You’re in your happy place. Deep, slow breaths. Ready? On to the second explanation.
Or maybe the reason for God allowing suffering is soul-making, in which the world is full of adversity but this is all for the best, and we become more courageous due to dangers faced or more compassionate due to misfortune—but let’s be clear that this is not guidance from the Bible or God himself but speculation from philosophers and theologians pushed by these dilemmas to come up with something, and that this being the best they’ve got doesn’t mean it’s correct—but this is more a reflection on humans’ inability, since just because we can’t come up with any better explanation doesn’t mean that there isn’t one (but let’s not blame God for our mental limitations or for making his perfect plan unclear), and we can find a parallel in chess in that just because I can’t understand a grandmaster’s move doesn’t mean that it was a bad move.
Let’s not forget the gospel’s punchline, which clears the ledger and makes all this worthwhile, which is God coming to earth in human form, as a person who died having suffered and experienced life’s misery firsthand, and we can see the logic of this with an example: your daughter must have blood drawn and is understandably afraid, but you ask the nurse to do it to you first to show yourself experiencing the pain as well, and while this doesn’t eliminate her pain or explain the necessity of it, it does show your love for her, and we can think of Jesus’s disciples who, after the crucifixion, saw only a bleak and pointless ending to the story but later realized it as God’s greatest redemptive act.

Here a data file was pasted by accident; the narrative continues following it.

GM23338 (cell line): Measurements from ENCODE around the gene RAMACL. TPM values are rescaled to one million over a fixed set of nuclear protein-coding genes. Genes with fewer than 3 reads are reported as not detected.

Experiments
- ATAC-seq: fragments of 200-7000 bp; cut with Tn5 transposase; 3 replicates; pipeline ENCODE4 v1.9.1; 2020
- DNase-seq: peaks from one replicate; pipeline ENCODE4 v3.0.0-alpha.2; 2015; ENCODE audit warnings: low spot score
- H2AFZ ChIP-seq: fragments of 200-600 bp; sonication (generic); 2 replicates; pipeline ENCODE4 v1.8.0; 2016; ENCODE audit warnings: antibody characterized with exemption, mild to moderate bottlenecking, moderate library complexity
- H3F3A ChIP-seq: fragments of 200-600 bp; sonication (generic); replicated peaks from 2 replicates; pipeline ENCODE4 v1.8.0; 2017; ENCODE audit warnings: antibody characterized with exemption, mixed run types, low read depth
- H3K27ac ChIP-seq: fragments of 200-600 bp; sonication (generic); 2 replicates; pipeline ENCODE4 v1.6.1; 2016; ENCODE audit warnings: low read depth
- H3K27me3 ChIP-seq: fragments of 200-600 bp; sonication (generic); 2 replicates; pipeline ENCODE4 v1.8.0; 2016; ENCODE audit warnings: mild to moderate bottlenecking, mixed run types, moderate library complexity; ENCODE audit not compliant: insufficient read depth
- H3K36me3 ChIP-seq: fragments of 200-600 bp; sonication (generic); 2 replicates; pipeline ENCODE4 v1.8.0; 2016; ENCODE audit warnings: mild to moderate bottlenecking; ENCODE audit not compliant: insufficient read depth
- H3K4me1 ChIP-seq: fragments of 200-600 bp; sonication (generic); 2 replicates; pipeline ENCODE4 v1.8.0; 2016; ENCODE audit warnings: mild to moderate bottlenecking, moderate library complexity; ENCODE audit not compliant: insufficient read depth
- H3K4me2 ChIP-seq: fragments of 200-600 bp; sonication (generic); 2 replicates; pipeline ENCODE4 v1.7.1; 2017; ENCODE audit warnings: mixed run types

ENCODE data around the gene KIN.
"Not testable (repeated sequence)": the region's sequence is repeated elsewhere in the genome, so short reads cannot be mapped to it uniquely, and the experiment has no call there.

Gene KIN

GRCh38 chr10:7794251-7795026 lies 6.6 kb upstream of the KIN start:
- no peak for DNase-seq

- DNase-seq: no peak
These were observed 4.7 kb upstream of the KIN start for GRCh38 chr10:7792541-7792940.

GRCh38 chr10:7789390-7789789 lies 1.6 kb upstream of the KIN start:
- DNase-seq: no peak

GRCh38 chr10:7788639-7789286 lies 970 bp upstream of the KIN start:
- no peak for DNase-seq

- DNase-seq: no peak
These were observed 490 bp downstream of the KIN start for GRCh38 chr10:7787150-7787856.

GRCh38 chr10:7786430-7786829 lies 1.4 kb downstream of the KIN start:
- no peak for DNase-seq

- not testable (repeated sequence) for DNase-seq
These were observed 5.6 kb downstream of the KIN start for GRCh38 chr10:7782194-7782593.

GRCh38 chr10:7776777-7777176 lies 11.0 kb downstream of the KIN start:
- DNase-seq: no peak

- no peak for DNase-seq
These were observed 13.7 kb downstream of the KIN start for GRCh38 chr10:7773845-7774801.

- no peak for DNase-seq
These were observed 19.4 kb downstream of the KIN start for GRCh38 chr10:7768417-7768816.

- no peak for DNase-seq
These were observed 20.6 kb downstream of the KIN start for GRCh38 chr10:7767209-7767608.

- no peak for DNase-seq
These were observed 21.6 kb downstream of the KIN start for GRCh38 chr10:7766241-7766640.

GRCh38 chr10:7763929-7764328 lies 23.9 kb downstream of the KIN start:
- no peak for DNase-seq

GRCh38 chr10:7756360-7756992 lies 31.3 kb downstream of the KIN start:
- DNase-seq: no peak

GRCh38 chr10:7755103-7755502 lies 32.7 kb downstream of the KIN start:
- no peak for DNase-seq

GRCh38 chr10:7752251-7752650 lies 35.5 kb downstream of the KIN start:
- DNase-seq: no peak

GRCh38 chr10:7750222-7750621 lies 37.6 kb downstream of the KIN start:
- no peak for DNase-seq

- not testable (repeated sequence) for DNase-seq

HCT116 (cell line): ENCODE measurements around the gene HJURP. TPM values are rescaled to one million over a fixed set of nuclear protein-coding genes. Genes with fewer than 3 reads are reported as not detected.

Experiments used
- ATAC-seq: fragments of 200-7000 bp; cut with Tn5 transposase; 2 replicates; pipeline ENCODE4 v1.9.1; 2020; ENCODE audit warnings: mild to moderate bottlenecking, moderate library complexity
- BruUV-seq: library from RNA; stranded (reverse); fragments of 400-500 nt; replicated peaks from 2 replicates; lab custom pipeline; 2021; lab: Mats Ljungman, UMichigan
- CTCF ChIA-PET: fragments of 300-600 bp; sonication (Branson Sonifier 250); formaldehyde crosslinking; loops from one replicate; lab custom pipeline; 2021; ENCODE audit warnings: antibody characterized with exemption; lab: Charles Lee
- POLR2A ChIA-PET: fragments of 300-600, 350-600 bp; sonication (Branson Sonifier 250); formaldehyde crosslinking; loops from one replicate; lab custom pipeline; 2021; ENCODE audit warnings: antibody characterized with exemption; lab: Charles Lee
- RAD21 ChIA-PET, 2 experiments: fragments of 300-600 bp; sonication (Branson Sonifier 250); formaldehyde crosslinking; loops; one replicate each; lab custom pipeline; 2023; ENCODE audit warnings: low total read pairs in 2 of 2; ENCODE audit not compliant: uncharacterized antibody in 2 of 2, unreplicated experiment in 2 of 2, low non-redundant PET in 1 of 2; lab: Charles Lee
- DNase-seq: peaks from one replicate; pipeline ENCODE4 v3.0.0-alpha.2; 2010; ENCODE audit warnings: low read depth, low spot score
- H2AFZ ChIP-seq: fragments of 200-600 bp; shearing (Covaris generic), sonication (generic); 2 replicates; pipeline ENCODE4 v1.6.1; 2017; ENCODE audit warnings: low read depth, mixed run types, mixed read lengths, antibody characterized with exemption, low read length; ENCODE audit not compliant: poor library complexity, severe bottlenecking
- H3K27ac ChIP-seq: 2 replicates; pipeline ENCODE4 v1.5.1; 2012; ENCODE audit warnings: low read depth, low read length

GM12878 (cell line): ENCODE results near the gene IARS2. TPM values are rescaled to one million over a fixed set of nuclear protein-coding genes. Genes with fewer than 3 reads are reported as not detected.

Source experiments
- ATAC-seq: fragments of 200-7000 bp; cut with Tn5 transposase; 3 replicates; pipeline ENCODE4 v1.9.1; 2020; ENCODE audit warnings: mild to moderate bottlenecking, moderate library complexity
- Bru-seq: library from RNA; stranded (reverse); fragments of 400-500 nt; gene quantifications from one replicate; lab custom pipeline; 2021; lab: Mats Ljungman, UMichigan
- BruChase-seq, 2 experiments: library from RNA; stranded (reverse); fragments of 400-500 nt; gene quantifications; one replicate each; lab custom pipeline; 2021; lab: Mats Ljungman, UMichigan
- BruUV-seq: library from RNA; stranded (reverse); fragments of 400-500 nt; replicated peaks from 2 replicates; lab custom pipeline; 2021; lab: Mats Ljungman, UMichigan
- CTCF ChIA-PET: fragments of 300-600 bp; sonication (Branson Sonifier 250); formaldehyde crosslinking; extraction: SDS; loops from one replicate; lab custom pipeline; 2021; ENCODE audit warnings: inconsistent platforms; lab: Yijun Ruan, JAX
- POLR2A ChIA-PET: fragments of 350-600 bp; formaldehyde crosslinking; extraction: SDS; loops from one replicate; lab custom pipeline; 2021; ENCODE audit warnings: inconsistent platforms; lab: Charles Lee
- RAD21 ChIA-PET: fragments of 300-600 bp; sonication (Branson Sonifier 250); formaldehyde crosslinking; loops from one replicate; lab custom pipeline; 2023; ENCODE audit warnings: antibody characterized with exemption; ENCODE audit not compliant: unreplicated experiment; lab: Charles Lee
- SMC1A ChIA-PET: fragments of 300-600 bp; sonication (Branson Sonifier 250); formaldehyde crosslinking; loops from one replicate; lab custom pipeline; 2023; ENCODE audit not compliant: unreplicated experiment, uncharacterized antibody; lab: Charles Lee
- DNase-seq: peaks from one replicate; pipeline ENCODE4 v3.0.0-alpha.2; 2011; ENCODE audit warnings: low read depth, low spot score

Or, there is no God.
What Would William of Ockham Do?
What’s wrong with my magic-spoon explanation for boiling water? It’s that the magic spoon is unnecessary. It doesn’t add anything to the story. In a similar way, God is unnecessary to explain the bad in our world.
We’ve all heard the slogan, What Would Jesus Do? It’s meant to encourage us to take the moral high road at any fork in the path of life. I applaud the idea of pausing to consider if the more difficult route is the more moral one.